Even 'Novorossiya' Isn't that into Russia Anymore

Even 'Novorossiya' Isn't that into Russia Anymore
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Ukraine's East-West divide has been bridged in at least one respect: From the Black Sea to the steppes, Ukrainians of every stripe have turned their back on Russia. 

Gallup went to work in Ukraine - everywhere except the separatist-controlled areas of Donetsk and Luhansk, as well as Russia-annexed Crimea - to ask the citizens of that unsteady nation what they think about the leadership of the European Union, Russia, and the United States. The findings reveal that no matter what their feelings are toward the EuroMaidan movement that toppled Viktor Yanukovych, Ukrainians have no appettite for further Russian interference.

As Julie Ray and Neli Esipova put it: "Any kinship Ukrainians used to feel with Moscow's leadership is gone after Russia's annexation of Ukraine's Crimea region in March."

In a companion survey, Gallup found that Ukrainians by wide margins prioritize relations with the European Union and the United States, even at the cost of hurting relations with Russia. Here regional preferences shade the results, but even in South and East Ukraine - the area Moscow has relabeled as Novorossiya - only one in four respondents favored closer relations with Russia if this came at the expense of Ukraine's relationship with the West.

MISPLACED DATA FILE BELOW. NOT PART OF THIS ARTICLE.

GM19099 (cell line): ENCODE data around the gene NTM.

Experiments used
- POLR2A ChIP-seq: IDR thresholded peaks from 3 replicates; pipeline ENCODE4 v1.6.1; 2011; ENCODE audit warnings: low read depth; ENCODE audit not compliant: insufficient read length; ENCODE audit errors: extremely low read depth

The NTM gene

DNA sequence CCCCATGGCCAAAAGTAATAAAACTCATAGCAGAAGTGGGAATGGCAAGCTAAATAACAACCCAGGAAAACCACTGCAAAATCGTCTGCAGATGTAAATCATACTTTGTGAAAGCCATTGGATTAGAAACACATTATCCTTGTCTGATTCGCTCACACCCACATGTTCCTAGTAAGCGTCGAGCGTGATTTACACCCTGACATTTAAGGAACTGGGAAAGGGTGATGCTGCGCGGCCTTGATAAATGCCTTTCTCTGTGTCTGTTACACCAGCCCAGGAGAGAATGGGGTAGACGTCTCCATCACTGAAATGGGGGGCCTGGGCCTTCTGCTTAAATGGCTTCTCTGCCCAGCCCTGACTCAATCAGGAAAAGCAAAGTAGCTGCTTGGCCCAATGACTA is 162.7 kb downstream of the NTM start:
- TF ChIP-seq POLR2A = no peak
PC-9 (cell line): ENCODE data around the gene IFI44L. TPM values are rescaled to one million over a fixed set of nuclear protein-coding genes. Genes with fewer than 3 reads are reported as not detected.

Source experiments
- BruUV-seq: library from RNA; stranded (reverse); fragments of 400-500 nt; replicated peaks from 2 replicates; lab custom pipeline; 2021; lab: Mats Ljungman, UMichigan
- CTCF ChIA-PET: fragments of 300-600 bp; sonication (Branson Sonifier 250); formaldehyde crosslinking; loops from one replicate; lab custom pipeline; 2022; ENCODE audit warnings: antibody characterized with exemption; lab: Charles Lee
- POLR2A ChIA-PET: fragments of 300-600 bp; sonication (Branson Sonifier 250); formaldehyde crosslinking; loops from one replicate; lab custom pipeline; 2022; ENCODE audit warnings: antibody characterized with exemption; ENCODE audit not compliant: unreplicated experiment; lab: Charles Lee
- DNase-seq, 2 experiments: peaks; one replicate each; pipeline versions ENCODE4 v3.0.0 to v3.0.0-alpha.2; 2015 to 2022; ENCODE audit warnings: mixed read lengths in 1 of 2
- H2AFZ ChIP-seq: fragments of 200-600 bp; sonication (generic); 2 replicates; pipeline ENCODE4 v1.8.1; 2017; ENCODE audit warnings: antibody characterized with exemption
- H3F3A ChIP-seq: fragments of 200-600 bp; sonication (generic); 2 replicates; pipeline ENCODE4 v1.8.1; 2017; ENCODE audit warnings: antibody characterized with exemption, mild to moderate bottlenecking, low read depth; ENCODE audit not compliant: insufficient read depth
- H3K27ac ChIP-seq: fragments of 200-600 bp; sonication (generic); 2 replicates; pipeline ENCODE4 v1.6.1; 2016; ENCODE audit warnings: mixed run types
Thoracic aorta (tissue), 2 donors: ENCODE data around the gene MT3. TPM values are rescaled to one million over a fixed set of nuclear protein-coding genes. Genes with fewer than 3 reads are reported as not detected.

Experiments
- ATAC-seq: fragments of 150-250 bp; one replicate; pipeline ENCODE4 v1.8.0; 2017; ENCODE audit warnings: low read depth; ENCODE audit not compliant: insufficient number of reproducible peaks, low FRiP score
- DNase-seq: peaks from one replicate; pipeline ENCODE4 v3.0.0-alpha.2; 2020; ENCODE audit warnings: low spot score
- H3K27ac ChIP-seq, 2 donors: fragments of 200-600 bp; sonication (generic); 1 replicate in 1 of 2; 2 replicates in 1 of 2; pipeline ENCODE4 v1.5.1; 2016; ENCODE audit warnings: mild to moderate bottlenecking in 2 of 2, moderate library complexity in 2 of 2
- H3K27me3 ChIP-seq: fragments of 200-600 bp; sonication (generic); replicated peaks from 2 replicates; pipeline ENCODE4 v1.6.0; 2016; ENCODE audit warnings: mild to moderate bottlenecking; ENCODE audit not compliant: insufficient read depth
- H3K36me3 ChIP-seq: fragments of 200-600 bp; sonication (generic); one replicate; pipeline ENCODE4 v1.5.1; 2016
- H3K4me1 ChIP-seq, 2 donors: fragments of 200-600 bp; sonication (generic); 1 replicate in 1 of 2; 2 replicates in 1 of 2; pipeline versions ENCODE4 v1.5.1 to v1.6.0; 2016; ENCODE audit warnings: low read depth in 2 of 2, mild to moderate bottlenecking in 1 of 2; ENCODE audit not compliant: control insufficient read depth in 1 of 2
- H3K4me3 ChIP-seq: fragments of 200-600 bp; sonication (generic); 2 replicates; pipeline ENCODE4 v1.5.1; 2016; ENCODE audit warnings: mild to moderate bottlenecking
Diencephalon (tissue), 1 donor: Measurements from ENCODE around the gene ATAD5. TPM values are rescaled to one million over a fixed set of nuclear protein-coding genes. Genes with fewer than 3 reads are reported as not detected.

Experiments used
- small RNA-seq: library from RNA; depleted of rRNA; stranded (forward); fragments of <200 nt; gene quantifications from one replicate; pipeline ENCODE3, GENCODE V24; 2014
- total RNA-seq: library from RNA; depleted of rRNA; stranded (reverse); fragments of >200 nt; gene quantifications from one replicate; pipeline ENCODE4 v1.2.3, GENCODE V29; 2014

If Gallup's snapshot is correct, such a notable change in sentiment means that any surprise Putin has in store will probably not involve a military effort to lay claim to "Novorossiya." It seems far more likely now that an already difficult military advance would be further complicated by a broader insurgency. As Stratfor analyst Lauren Goodrich pointed out in March: "The population in eastern Ukraine may be pro-Russian at this moment, may be talking about annexation themselves, but once you have Russian tanks roll down your street, you're not so pro-Russian anymore." Funny how an invasion will do that.

If the window for military action is closing, political instability in Kiev leaves plenty of openings for an opportunist Moscow to exploit. Russia after all doesn't need to overtly control Kiev, only to keep it weak and pliant. Gallup further found that views of the West - in particular of Germany - remain ambivalent, as Ukrainians wonder whether the West has the will to firmly back Ukraine against Moscow.

(AP photo)

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